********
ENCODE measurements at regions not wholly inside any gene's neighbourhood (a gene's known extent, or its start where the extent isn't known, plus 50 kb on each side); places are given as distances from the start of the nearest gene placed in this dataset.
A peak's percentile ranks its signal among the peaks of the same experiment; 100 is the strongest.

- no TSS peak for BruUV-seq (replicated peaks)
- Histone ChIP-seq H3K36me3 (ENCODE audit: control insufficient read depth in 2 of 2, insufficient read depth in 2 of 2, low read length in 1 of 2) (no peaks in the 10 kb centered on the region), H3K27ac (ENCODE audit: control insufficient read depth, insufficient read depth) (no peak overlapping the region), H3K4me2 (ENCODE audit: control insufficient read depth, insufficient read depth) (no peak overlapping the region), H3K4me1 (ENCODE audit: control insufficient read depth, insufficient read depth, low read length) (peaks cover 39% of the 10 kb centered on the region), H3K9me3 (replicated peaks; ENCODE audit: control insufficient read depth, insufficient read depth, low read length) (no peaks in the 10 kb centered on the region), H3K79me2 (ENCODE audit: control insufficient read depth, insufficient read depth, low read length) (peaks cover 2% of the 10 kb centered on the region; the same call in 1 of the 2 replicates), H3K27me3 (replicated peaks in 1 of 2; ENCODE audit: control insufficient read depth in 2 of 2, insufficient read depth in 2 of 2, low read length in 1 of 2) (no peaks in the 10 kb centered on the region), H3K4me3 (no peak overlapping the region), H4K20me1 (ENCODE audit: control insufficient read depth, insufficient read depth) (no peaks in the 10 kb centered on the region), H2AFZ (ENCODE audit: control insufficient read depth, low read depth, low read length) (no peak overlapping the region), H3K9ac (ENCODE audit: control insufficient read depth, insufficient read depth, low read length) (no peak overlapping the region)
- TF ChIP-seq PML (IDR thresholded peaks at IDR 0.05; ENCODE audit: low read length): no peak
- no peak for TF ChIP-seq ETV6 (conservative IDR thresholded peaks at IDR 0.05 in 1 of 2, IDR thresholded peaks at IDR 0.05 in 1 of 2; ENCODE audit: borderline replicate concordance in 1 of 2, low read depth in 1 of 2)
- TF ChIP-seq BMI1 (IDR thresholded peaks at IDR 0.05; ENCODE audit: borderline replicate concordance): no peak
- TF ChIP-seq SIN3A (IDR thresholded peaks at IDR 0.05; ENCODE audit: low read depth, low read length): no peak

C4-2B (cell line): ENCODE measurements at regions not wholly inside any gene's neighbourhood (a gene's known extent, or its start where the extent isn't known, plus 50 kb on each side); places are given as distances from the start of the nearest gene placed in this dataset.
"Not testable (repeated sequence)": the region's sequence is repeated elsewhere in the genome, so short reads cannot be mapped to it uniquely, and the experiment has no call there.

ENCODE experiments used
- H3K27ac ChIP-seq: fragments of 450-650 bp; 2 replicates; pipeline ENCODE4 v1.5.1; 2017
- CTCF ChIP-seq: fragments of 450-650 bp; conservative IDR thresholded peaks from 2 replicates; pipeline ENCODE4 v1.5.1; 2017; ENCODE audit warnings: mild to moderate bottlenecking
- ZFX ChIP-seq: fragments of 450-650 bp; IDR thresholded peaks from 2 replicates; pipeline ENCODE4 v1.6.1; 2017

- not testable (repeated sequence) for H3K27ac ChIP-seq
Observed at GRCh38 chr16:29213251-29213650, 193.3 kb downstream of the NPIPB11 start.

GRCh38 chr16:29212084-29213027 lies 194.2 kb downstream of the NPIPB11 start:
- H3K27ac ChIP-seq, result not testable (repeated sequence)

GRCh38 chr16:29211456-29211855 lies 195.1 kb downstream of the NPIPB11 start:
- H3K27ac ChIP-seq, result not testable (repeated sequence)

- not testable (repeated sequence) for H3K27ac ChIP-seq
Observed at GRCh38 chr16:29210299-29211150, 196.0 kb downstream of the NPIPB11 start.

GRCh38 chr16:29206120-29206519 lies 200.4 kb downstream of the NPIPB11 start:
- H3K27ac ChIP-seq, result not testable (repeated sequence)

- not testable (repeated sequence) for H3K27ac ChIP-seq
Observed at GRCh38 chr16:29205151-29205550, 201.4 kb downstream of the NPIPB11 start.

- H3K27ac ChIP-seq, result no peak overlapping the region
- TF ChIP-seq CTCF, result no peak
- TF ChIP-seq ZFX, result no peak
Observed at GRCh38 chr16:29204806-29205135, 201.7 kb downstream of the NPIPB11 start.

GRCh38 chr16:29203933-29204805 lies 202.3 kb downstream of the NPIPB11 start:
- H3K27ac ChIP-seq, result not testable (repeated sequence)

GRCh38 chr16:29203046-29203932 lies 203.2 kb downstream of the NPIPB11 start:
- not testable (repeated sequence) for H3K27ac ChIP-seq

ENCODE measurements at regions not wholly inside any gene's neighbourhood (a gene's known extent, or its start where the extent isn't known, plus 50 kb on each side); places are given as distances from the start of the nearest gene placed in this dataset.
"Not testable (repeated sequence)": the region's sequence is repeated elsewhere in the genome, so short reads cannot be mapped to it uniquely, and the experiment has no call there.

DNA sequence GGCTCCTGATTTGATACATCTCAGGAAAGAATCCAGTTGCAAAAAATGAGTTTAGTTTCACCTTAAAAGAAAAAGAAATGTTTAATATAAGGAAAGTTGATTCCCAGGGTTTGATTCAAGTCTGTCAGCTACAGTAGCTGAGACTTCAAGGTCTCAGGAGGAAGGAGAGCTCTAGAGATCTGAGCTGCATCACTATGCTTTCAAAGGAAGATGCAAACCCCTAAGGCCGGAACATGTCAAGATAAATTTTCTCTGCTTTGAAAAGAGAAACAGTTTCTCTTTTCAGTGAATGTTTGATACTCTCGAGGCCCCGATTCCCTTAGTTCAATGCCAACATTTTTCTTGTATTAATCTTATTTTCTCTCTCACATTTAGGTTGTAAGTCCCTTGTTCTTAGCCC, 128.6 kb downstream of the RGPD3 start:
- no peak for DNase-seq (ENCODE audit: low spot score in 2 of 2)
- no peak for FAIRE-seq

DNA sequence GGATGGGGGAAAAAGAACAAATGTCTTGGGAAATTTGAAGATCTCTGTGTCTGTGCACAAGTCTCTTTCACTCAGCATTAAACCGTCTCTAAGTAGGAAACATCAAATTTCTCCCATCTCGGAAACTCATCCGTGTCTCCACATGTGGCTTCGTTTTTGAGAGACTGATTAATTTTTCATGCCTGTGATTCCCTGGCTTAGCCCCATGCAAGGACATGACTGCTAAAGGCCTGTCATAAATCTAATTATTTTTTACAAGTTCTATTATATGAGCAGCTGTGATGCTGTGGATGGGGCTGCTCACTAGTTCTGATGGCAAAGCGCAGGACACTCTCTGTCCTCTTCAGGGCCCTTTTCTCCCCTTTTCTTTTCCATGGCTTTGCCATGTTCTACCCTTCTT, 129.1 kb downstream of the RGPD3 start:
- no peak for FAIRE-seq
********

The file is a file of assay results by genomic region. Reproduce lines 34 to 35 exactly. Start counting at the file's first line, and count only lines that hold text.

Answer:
- not testable (repeated sequence) for H3K27ac ChIP-seq

ENCODE measurements at regions not wholly inside any gene's neighbourhood (a gene's known extent, or its start where the extent isn't known, plus 50 kb on each side); places are given as distances from the start of the nearest gene placed in this dataset.